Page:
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Budget cut row at S/Court

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BudgetThe Supreme Court of Liberia Chambers sitting under Justice Kabineh Ja’neh has invited Finance and Development Planning Minister, Amara Konneh, and members of the Liberian Senate for a conference on Monday, 15 February, following contempt battle between both branches of government.

Minister Konneh, currently battling contempt charge before the Liberian Senate, Wednesday, February 9 narrowly escaped jail sentence after he hurriedly filed a petition to the Supreme Court of Liberia, praying the highest court of the land to, among others, order the Senate to release him and stay all further proceedings, as well as issue the alternative writ and grant unto him, the petitioner, such further relief as it (Court) may consider just and legal under the facts and circumstances of the case.

The Senate had described as direct affront and a mind-set, a January 21, 2016 letter from the Ministry of Finance and Development Planning under the signature of the Deputy Minister Fiscal Affairs, Dr. James Kollie, with an ultimatum to the effect that, “… if you do not respond with regard to said distribution by 4P.M. on Wednesday, January 27, we will use our discretion to reallocate the amount appropriately and proceed with the processing of allotment for the remainder of 3rd quarter.”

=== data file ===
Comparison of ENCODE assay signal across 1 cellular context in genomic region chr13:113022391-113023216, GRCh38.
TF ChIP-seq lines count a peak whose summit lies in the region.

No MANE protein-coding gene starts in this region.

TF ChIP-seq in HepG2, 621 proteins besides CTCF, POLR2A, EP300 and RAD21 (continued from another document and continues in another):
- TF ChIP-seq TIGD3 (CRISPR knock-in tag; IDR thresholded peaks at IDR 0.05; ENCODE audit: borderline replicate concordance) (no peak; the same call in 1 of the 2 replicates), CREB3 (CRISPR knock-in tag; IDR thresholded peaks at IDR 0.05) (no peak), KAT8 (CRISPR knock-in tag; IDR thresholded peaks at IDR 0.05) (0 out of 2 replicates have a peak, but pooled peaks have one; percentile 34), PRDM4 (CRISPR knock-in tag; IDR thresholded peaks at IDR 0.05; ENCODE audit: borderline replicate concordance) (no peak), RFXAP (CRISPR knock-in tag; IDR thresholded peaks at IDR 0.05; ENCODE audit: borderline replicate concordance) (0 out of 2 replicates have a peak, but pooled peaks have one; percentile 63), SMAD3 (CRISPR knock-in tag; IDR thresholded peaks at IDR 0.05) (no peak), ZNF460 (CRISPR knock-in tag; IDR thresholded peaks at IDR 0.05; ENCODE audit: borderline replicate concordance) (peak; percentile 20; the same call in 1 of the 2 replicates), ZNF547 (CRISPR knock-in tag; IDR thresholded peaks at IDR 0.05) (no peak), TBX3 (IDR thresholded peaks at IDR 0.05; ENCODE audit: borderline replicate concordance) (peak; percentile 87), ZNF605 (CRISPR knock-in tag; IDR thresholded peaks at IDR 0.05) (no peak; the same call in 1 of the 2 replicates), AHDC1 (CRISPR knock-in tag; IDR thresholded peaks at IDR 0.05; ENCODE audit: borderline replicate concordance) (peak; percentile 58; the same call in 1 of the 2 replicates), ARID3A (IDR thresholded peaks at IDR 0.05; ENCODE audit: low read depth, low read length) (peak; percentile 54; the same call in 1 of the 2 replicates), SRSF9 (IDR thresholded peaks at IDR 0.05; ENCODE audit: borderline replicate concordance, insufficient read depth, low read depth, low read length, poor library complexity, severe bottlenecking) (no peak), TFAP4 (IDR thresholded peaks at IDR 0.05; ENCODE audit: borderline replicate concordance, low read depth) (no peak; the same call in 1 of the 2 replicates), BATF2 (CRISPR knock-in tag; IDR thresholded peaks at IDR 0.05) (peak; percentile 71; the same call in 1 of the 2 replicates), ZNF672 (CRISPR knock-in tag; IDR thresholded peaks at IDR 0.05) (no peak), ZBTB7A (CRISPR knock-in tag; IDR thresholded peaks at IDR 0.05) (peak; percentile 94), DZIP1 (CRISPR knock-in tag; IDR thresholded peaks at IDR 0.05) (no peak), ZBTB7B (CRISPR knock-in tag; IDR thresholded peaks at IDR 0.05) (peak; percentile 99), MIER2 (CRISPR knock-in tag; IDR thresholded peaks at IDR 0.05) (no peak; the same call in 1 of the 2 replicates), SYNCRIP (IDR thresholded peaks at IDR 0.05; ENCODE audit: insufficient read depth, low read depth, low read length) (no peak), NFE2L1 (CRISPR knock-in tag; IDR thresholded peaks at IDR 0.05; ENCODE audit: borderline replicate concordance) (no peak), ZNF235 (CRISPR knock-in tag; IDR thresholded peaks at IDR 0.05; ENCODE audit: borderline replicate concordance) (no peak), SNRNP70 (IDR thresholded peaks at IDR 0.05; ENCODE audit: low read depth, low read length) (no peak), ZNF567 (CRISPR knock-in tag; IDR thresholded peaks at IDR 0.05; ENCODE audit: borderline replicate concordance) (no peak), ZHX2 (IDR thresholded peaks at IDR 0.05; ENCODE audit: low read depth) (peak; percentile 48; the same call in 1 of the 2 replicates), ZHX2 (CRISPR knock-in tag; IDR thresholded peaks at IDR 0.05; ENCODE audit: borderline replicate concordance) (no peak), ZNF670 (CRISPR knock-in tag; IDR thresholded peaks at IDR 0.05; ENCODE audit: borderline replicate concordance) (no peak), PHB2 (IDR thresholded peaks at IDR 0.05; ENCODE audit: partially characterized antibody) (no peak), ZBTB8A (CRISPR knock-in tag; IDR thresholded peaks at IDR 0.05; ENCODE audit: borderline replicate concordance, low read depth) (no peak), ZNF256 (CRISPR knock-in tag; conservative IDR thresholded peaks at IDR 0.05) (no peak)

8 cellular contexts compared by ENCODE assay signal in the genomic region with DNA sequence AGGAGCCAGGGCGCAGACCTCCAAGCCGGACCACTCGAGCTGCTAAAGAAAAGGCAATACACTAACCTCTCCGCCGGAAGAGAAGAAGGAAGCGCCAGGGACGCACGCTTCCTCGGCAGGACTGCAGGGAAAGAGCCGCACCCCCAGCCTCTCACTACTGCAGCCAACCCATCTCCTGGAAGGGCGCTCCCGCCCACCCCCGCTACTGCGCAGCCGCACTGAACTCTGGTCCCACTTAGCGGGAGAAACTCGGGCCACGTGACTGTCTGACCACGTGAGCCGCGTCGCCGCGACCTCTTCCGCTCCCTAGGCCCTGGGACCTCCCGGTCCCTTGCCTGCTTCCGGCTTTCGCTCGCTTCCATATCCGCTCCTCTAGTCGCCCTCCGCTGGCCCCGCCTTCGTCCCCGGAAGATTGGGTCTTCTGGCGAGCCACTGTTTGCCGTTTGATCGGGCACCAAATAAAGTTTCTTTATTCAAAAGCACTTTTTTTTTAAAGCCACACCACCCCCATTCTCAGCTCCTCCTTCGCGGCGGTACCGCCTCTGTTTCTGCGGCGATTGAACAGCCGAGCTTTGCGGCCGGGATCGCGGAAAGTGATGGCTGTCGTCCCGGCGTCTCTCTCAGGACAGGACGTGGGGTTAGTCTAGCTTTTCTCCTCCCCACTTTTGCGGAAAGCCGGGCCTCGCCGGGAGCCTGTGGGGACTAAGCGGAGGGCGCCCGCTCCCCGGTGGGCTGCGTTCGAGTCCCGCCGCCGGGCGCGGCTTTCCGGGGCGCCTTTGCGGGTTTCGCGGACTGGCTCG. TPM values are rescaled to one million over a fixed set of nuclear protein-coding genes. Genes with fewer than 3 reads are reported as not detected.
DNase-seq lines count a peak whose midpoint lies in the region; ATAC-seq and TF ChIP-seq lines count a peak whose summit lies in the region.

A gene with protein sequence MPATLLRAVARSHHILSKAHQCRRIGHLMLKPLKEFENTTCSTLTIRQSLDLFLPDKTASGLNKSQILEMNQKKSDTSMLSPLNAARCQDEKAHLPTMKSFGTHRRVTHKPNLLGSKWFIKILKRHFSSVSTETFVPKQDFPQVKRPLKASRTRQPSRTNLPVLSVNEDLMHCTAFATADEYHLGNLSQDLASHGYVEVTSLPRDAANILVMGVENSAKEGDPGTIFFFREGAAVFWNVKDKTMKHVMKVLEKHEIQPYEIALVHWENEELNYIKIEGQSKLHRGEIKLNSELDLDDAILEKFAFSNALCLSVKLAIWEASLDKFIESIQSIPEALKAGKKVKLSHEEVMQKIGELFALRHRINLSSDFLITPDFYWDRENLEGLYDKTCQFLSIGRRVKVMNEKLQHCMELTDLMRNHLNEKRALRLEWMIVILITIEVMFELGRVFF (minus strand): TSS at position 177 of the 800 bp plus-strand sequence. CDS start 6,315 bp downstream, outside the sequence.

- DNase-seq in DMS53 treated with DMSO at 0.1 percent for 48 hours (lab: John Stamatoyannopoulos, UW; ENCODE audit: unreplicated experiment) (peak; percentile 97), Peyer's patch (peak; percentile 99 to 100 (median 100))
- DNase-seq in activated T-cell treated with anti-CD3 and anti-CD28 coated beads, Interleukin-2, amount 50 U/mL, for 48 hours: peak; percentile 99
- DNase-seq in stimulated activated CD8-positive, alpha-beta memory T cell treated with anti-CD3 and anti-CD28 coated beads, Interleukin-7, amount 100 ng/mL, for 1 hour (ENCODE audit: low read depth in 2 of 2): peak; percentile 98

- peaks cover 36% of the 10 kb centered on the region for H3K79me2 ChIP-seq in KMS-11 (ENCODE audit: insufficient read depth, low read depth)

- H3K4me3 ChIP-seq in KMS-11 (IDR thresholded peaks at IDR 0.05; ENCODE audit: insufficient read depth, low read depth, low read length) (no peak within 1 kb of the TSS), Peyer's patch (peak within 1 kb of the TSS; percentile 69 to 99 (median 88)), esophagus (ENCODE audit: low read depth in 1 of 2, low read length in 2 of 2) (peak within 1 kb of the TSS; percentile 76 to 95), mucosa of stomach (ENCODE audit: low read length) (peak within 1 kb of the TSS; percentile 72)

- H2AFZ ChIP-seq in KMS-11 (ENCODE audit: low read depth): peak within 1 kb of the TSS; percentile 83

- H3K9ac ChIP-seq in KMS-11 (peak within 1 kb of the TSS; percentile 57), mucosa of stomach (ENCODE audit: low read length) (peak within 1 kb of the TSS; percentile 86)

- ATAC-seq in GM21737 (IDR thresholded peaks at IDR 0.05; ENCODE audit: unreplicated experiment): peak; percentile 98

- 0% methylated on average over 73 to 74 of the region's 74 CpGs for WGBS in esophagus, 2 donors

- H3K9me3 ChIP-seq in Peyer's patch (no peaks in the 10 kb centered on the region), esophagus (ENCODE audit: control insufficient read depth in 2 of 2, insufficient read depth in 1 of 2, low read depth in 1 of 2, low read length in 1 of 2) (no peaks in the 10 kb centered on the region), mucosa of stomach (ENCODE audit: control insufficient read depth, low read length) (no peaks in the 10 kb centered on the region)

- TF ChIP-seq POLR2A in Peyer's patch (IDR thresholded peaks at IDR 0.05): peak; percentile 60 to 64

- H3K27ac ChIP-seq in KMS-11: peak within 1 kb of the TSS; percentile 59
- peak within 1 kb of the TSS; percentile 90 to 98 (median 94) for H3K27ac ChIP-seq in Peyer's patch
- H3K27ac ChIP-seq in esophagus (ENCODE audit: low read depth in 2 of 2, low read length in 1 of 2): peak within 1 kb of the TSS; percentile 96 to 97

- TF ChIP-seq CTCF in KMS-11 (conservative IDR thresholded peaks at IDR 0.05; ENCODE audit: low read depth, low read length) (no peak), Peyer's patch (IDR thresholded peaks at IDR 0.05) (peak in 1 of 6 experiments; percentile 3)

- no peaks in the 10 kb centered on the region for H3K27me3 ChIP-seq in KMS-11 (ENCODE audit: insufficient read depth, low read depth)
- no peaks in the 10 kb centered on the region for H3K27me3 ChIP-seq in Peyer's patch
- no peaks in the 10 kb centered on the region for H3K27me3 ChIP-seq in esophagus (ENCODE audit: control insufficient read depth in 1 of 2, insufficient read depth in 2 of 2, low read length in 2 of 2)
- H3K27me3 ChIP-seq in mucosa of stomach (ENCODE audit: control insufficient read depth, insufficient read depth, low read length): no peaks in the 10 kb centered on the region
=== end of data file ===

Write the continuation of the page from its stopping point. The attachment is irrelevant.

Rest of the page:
The letter in question was sent to the senate, informing the august body of a proposed budget cut from US$15,306,416 to US$14,043,570 as a result of impact of global economic downturn on the Liberian economy thus, necessitating a downward revision of the revenue forecast for FY2015/2016.

But in his petition, Konneh argued that writing a letter is a form of freedom of expression, a right guaranteed by Article 15 of the Constitution of Liberia, and that words used in a letter is based on how the writer thinks and the freedom of thought that is also protected by Article 14 of the Constitution of Liberia.

He further argued there is nothing in the letter that amounts to the obstruction or impeding of the functions of the Senate; hence, their action against him is based on the misinterpretation of Legislative Contempt and is therefore, inconsistent with Article 44 of the Constitution of Liberia.

Political observers have described Wednesday’s Supreme Court’s prohibition obtained by Minister Konneh as a test of power, showing the lawmakers that he has claws under the law to fight, something which, by any account, the senators may not accept kindly.

On the other hand, others are saying the lawmakers should be very circumspect, because they too would need the wisdom of the High Court in future electoral disputes, particularly as the nation goes to presidential and legislative elections in 2017.

By Jonathan Browne

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